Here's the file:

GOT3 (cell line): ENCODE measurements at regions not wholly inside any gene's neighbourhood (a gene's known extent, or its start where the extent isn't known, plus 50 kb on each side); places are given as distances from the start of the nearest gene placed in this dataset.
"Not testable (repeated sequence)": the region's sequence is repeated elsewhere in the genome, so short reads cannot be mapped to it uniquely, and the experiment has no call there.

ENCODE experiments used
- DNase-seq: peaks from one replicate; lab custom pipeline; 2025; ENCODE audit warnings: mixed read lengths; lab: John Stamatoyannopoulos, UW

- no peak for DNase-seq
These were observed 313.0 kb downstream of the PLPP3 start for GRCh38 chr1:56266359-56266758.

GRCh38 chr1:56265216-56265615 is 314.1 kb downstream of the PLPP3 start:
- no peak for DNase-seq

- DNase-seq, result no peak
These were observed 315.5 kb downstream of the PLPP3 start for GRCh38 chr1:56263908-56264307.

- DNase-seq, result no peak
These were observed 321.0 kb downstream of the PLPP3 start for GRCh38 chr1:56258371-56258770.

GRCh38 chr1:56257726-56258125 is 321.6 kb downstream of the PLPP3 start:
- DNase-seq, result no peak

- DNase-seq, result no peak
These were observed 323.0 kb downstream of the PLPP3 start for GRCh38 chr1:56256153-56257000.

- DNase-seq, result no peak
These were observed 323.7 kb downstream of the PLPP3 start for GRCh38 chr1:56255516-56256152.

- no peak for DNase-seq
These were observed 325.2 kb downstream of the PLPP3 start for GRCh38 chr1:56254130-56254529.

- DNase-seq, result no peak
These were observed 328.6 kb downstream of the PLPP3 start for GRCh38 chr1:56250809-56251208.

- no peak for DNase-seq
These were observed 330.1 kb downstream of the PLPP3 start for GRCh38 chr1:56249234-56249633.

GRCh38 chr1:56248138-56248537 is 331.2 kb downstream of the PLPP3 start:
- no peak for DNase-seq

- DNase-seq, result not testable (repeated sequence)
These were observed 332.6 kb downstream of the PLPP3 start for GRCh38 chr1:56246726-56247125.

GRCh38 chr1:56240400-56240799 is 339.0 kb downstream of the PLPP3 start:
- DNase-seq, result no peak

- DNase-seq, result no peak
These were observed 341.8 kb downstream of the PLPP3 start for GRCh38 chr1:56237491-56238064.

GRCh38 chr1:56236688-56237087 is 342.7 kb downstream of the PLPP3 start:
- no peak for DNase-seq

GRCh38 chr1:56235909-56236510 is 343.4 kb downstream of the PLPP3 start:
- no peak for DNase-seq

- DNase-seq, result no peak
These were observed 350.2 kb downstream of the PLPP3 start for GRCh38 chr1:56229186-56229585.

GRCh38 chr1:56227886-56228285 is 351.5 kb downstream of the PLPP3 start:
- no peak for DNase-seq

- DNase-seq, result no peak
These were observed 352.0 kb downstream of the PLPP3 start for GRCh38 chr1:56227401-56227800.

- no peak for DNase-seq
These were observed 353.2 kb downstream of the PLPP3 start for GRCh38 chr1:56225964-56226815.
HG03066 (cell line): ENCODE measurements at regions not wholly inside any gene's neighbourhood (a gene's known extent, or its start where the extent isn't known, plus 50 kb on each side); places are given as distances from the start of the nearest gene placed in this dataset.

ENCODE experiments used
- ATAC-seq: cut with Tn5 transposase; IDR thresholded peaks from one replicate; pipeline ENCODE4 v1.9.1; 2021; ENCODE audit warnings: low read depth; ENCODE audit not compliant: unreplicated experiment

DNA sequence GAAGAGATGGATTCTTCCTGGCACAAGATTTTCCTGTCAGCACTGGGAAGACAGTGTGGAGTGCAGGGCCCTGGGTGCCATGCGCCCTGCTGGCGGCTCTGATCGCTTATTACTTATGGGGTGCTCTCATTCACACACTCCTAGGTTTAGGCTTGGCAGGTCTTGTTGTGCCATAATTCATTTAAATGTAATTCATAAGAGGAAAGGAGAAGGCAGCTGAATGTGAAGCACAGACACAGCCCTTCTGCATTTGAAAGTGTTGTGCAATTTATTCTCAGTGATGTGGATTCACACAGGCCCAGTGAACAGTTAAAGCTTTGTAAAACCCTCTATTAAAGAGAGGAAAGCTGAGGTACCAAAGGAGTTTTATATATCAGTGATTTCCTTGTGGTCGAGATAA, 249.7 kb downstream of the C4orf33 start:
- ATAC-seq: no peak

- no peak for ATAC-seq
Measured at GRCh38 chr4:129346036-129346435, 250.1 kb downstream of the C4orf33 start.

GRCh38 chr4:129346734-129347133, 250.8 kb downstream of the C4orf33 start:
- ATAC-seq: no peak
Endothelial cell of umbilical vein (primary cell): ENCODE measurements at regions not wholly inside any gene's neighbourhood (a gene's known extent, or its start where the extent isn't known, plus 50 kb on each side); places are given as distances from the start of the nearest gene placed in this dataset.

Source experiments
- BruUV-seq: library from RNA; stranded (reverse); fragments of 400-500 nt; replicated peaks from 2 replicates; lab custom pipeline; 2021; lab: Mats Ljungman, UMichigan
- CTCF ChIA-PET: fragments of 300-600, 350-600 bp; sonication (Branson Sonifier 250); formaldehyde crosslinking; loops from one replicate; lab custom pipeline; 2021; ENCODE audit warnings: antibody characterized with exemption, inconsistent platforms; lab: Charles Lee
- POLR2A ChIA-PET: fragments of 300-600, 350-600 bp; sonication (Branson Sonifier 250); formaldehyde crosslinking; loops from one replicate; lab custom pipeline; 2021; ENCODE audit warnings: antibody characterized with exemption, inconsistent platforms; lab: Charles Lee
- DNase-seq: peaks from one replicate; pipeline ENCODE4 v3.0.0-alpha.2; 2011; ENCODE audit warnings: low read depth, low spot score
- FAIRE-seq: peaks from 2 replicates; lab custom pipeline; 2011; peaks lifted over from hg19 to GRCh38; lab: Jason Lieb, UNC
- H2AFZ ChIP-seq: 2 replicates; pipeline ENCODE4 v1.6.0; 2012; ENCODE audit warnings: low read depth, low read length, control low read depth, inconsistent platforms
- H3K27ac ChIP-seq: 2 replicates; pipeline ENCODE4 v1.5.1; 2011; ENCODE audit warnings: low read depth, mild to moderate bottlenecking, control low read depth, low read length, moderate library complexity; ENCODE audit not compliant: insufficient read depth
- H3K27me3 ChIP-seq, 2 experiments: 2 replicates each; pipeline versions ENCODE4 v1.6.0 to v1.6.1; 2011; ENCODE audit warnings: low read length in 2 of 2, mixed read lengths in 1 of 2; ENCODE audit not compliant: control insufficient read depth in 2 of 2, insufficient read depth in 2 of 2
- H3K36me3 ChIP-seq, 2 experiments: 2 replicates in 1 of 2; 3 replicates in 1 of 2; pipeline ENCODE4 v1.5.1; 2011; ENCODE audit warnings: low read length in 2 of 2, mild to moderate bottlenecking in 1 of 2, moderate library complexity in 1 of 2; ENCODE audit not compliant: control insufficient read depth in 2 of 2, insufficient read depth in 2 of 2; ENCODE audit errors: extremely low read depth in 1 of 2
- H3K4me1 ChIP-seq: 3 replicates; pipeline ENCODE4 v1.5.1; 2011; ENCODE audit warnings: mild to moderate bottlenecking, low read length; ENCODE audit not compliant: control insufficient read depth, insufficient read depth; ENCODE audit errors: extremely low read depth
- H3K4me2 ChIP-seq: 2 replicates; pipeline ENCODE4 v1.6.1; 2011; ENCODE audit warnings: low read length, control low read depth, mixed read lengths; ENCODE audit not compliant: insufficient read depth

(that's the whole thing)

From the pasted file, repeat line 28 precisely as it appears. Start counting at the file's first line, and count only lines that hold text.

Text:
These were observed 332.6 kb downstream of the PLPP3 start for GRCh38 chr1:56246726-56247125.